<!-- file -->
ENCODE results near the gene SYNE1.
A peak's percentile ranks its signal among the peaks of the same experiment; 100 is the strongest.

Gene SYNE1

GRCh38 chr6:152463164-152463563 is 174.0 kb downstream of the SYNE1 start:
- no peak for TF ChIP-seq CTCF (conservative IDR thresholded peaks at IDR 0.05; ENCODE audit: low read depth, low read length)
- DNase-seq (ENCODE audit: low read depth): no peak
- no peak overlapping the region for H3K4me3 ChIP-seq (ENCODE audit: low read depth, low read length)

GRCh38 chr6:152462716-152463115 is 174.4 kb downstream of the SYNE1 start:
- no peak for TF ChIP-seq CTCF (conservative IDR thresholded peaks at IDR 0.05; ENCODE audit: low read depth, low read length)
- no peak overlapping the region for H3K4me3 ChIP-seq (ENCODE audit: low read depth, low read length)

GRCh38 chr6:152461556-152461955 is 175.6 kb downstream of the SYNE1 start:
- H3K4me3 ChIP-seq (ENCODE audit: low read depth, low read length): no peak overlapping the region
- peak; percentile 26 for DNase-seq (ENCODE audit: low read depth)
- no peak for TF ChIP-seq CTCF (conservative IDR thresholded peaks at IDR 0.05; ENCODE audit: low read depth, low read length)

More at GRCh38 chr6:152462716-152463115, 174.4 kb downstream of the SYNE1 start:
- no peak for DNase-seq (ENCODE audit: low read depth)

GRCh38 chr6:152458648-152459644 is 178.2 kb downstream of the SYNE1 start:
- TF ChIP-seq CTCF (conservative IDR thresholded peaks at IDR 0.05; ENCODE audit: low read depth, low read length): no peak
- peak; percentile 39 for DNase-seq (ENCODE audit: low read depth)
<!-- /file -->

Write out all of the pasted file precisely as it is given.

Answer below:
ENCODE results near the gene SYNE1.
A peak's percentile ranks its signal among the peaks of the same experiment; 100 is the strongest.

Gene SYNE1

GRCh38 chr6:152463164-152463563 is 174.0 kb downstream of the SYNE1 start:
- no peak for TF ChIP-seq CTCF (conservative IDR thresholded peaks at IDR 0.05; ENCODE audit: low read depth, low read length)
- DNase-seq (ENCODE audit: low read depth): no peak
- no peak overlapping the region for H3K4me3 ChIP-seq (ENCODE audit: low read depth, low read length)

GRCh38 chr6:152462716-152463115 is 174.4 kb downstream of the SYNE1 start:
- no peak for TF ChIP-seq CTCF (conservative IDR thresholded peaks at IDR 0.05; ENCODE audit: low read depth, low read length)
- no peak overlapping the region for H3K4me3 ChIP-seq (ENCODE audit: low read depth, low read length)

GRCh38 chr6:152461556-152461955 is 175.6 kb downstream of the SYNE1 start:
- H3K4me3 ChIP-seq (ENCODE audit: low read depth, low read length): no peak overlapping the region
- peak; percentile 26 for DNase-seq (ENCODE audit: low read depth)
- no peak for TF ChIP-seq CTCF (conservative IDR thresholded peaks at IDR 0.05; ENCODE audit: low read depth, low read length)

More at GRCh38 chr6:152462716-152463115, 174.4 kb downstream of the SYNE1 start:
- no peak for DNase-seq (ENCODE audit: low read depth)

GRCh38 chr6:152458648-152459644 is 178.2 kb downstream of the SYNE1 start:
- TF ChIP-seq CTCF (conservative IDR thresholded peaks at IDR 0.05; ENCODE audit: low read depth, low read length): no peak
- peak; percentile 39 for DNase-seq (ENCODE audit: low read depth)